Fast Fashion and Cashmere

Like other types of wool, cashmere fabric is made from the hair of an animal. They’ve been traditionally raised in South Asian countries like Nepal and Tibet but now the largest producers are China, Mongolia, Afghanistan, and Iran. People used to pay a lot more for cashmere than they do today. Cashmere has long been a classic wardrobe essential, a luxury item to be cherished and passed on by its owners.  But in the last decade, cashmere has turned into a mass-produced low-quality staple, as mass-market retailers started selling low-priced cashmere.  The fast fashion industry continues to spew out all kinds of garments for lower market prices while the true cost is footed by the people, animals, and environments harmed in their making.

The human cost of the fashion industry is undeniable, with the overconsumption and under-appreciation of our clothes taking a significant toll on the people whose livelihoods are reliant on their production. It might come as a shock but the cashmere industry is no different. Retailers increased the demand for cashmere wool while pushing down the price. Instead of collecting cashmere wool from traditional herding families, a large number of land are being used for grazing goats to fulfill the demand.

In Mongolia, cashmere herding is a big part of a wider nomadic cultural context, with over one million people living rurally in the country, making an income from herding goats, along with other animals. Pushed-down prices and increased environmental pressure threaten such communities, as their land struggles with overgrazing. This has already led to culture loss, with herders moving to urban areas to seek employment and increased economic opportunities. In addition to this, cashmere is typically farmed and made in Mongolia and China, where the natural environments are suffering.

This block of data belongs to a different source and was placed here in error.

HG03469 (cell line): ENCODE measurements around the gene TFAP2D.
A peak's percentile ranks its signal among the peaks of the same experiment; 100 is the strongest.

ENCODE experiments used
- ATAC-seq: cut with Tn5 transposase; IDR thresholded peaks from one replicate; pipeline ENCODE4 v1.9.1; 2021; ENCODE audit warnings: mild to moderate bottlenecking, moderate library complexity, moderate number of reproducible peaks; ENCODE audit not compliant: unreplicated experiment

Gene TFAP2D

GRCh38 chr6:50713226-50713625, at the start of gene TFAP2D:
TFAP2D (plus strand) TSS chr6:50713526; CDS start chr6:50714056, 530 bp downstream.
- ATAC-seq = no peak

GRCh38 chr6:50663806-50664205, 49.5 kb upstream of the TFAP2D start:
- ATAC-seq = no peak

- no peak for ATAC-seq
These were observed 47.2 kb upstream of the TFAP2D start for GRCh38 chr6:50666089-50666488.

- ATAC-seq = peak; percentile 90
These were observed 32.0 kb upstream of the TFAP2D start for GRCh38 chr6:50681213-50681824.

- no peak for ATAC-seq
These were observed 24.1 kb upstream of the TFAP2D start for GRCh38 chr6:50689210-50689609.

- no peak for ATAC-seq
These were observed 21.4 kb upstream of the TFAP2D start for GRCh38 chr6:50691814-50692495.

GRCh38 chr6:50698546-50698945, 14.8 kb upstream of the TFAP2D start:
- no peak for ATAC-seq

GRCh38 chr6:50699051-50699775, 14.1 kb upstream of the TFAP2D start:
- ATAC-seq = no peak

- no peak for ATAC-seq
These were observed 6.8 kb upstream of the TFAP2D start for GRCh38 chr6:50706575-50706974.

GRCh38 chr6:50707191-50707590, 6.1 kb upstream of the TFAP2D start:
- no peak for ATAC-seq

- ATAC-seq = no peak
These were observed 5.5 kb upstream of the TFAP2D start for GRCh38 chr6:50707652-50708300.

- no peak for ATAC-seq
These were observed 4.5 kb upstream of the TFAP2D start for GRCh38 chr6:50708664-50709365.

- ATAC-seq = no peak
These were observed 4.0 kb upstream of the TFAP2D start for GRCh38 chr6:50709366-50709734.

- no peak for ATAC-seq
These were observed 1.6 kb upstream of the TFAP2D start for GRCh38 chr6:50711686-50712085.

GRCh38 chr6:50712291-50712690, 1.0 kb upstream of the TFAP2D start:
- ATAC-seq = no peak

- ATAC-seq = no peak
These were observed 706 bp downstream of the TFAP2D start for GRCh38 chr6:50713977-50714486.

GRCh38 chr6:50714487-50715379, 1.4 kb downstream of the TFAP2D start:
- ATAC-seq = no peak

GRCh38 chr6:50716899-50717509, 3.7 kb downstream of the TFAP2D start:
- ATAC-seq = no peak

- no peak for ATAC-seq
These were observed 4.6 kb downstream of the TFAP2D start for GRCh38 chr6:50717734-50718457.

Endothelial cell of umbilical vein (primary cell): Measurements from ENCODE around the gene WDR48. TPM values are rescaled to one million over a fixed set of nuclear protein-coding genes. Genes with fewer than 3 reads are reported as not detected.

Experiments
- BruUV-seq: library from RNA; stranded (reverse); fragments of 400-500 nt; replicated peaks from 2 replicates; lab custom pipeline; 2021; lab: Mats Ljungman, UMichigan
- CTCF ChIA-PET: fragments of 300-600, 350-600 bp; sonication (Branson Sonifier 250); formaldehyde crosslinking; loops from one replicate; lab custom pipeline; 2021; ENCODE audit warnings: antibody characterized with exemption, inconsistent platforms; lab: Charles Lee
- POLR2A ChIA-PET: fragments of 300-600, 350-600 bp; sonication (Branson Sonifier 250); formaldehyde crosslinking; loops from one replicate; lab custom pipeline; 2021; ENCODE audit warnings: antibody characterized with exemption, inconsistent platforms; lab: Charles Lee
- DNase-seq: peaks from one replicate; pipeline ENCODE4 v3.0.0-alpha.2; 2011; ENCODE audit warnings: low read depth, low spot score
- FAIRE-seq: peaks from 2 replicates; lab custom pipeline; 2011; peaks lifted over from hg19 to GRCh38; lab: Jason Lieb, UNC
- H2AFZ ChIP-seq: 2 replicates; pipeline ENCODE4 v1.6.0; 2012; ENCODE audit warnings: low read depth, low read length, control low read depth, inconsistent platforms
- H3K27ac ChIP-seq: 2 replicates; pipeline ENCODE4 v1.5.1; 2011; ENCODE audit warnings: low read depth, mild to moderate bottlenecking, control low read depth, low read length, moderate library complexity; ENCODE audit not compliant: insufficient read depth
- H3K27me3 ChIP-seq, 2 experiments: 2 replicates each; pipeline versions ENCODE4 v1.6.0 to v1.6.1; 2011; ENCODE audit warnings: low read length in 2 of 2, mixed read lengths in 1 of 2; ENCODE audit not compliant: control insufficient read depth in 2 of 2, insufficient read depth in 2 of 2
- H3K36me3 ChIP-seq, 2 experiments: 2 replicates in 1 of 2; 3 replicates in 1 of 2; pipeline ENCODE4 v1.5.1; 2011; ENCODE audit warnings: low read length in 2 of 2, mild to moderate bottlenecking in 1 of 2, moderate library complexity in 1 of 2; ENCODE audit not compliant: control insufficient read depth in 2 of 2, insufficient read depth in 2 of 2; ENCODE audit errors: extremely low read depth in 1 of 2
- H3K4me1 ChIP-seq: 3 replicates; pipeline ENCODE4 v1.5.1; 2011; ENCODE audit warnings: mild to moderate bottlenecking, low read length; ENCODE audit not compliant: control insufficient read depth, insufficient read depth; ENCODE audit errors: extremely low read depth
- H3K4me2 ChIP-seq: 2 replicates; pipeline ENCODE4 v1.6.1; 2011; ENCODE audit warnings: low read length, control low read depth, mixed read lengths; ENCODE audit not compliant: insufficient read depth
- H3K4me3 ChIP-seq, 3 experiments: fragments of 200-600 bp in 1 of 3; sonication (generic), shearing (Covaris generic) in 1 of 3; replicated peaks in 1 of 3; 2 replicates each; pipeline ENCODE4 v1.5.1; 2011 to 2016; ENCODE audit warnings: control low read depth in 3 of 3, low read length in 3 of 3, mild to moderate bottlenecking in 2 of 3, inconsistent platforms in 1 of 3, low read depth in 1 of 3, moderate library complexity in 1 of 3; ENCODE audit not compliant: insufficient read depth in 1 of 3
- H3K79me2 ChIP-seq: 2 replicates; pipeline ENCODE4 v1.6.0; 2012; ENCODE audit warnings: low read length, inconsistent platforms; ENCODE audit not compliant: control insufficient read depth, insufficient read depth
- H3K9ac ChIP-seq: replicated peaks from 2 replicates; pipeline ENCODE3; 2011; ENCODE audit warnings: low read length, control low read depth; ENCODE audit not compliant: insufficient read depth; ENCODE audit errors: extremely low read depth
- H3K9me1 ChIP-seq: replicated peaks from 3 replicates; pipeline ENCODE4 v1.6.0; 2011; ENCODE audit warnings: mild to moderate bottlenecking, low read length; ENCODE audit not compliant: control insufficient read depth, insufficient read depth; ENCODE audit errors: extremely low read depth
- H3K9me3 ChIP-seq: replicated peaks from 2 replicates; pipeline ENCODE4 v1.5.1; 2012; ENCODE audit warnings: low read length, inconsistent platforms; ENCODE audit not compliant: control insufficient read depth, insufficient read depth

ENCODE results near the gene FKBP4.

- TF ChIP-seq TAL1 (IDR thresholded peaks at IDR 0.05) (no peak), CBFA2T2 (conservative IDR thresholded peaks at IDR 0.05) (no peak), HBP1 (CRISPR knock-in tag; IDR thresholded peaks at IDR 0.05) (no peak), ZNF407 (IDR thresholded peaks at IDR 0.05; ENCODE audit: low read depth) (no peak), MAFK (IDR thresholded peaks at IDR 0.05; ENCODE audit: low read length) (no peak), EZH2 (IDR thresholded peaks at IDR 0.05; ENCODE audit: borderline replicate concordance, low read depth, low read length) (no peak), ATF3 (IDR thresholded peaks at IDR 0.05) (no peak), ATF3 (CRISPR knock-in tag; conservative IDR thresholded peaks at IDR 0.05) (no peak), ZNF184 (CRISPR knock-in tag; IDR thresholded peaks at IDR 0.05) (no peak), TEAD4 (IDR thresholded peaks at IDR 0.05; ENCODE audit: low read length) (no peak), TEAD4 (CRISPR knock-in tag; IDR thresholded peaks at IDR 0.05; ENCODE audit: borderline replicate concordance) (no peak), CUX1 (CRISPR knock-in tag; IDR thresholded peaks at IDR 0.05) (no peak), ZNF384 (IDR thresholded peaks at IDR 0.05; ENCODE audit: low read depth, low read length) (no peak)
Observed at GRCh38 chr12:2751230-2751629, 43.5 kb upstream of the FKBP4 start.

The price of Cashmere fabric and clothing has decreased drastically in the last decades. However, actual producers and craftsmen are not paid fairly and a large share of the profit is taken by the middleman.

Is Cashmere Sustainable Fabric?

Though there are many issues surrounding the sustainability of cashmere, the answer is not that simple. While merino wool and yak wool are more sustainable than cashmere in terms of going further, that doesn’t mean that cashmere is a completely unsustainable option – there are different ways to make it work. Cashmere is a natural fabric that is biodegradable and often doesn’t require toxic chemicals to process —both of which make it a somewhat attractive option for sustainable shoppers. There are ways we can make cashmere sustainable option. The issues of demand are causing a number of brands to rethink the process and find a more sustainable approach to making cashmere. This includes brands working with farmers and herders to practice ‘sustainable grazing’ to ensure the preservation of the land.

As a consumer, you can choose pieces from brands that minimize waste, and the damage to goats and their environment – those with the right credentials, who are prioritizing the planet over profits. Also, choose a label that does not involve a middleman so that actual craftsmen are paid fairly. As with all purchases, do your brand research to ensure you are making informed choices. The most important thing you can do is find out to who you are giving your money, and then decide if it’s something you want to support.

At Alchemy Story we practice a sustainable approach to producing cashmere clothing and delivering it to customers. We only use naturally shed cashmere hair collected from local herders from the mountain region of Nepal where animals are heard as a part of the culture. As we are a direct producer and family-owned small business, no middlemen are involved which is why we are able to offer cashmere clothing at a reasonable price. All our products are hand-loomed and hand knit which contributes to zero carbon emission also natural dyes used in the fabric are less harmful to the environment.

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